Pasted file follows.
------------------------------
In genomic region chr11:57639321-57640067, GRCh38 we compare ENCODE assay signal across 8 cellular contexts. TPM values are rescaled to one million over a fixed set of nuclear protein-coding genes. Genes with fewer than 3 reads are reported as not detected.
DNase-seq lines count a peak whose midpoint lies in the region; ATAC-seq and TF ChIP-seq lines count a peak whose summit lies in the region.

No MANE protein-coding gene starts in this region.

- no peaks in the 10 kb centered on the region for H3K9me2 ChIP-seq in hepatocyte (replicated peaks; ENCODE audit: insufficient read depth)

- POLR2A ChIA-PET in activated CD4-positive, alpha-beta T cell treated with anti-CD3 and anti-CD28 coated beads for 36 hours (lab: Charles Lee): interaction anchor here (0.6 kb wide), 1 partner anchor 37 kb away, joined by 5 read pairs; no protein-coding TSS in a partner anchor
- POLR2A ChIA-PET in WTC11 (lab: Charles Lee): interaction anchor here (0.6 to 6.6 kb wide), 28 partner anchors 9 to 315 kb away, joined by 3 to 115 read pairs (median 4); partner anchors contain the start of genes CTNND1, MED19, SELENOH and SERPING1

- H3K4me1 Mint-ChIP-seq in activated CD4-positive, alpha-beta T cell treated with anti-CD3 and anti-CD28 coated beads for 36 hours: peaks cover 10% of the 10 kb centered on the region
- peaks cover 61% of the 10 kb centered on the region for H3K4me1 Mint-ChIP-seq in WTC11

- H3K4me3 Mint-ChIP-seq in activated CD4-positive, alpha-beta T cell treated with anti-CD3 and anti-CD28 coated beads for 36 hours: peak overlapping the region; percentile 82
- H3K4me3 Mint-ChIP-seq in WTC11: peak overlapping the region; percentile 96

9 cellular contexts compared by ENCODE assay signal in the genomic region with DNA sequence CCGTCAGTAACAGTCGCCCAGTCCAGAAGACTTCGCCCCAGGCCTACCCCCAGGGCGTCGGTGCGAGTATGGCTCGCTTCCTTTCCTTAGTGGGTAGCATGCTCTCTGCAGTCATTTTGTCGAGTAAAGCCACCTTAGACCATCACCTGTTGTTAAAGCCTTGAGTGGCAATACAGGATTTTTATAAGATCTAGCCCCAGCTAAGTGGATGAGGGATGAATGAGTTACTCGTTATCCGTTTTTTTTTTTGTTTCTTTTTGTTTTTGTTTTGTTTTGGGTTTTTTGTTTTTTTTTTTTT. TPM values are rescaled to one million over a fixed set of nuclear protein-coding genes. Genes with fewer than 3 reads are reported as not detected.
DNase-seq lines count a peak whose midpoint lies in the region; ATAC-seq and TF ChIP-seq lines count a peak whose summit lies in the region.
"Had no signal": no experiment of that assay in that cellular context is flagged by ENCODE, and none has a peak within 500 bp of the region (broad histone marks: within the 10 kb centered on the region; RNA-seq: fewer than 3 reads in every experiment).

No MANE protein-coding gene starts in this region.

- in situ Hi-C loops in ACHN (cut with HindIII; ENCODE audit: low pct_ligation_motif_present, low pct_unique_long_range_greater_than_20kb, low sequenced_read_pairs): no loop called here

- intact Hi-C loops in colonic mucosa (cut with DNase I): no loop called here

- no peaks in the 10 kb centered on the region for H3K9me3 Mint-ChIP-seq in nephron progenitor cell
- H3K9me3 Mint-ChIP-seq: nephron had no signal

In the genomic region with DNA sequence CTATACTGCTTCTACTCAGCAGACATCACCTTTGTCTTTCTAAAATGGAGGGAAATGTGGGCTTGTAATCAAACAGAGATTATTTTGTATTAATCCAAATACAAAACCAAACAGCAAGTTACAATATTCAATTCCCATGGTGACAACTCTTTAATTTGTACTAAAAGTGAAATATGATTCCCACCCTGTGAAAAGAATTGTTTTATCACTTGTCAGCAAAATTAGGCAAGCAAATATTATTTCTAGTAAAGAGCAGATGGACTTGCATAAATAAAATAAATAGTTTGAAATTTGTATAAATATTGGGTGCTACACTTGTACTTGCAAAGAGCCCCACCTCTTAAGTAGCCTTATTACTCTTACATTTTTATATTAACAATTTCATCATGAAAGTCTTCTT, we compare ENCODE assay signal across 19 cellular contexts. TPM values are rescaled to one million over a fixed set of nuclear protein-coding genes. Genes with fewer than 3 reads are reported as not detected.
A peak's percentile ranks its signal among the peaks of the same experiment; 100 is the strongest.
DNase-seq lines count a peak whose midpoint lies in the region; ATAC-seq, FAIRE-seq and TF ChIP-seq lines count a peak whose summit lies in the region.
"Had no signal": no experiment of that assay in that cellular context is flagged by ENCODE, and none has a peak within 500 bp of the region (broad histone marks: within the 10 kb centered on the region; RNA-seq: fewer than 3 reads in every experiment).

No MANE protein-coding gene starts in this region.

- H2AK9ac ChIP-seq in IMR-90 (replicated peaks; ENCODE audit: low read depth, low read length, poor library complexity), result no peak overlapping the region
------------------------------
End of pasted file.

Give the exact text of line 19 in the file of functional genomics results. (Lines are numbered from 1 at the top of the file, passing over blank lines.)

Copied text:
In the genomic region with DNA sequence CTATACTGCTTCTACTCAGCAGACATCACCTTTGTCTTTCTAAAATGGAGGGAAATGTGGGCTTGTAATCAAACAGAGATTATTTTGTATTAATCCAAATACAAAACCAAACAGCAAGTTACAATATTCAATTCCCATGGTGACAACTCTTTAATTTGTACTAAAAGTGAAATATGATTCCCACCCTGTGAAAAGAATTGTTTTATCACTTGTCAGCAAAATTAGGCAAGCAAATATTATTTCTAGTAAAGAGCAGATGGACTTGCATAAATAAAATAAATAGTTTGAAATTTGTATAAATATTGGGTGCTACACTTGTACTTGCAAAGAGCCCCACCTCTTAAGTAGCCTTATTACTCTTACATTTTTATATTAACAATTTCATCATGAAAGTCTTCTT, we compare ENCODE assay signal across 19 cellular contexts. TPM values are rescaled to one million over a fixed set of nuclear protein-coding genes. Genes with fewer than 3 reads are reported as not detected.